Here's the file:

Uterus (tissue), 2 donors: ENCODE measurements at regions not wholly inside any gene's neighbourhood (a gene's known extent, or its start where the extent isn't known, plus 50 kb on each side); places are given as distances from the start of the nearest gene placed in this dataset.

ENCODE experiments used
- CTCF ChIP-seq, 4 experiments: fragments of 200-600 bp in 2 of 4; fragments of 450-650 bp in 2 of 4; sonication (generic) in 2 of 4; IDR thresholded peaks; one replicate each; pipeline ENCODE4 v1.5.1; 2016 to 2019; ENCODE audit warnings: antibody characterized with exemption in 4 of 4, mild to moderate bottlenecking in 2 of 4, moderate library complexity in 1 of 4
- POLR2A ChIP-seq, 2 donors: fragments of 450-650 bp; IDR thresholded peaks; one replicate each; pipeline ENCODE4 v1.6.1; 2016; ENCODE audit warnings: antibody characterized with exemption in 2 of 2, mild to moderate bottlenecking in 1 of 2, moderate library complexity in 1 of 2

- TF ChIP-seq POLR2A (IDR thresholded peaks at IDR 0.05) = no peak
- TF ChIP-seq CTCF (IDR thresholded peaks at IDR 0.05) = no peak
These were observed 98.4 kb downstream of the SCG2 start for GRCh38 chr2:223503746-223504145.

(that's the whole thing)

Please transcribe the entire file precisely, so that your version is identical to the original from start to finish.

Uterus (tissue), 2 donors: ENCODE measurements at regions not wholly inside any gene's neighbourhood (a gene's known extent, or its start where the extent isn't known, plus 50 kb on each side); places are given as distances from the start of the nearest gene placed in this dataset.

ENCODE experiments used
- CTCF ChIP-seq, 4 experiments: fragments of 200-600 bp in 2 of 4; fragments of 450-650 bp in 2 of 4; sonication (generic) in 2 of 4; IDR thresholded peaks; one replicate each; pipeline ENCODE4 v1.5.1; 2016 to 2019; ENCODE audit warnings: antibody characterized with exemption in 4 of 4, mild to moderate bottlenecking in 2 of 4, moderate library complexity in 1 of 4
- POLR2A ChIP-seq, 2 donors: fragments of 450-650 bp; IDR thresholded peaks; one replicate each; pipeline ENCODE4 v1.6.1; 2016; ENCODE audit warnings: antibody characterized with exemption in 2 of 2, mild to moderate bottlenecking in 1 of 2, moderate library complexity in 1 of 2

- TF ChIP-seq POLR2A (IDR thresholded peaks at IDR 0.05) = no peak
- TF ChIP-seq CTCF (IDR thresholded peaks at IDR 0.05) = no peak
These were observed 98.4 kb downstream of the SCG2 start for GRCh38 chr2:223503746-223504145.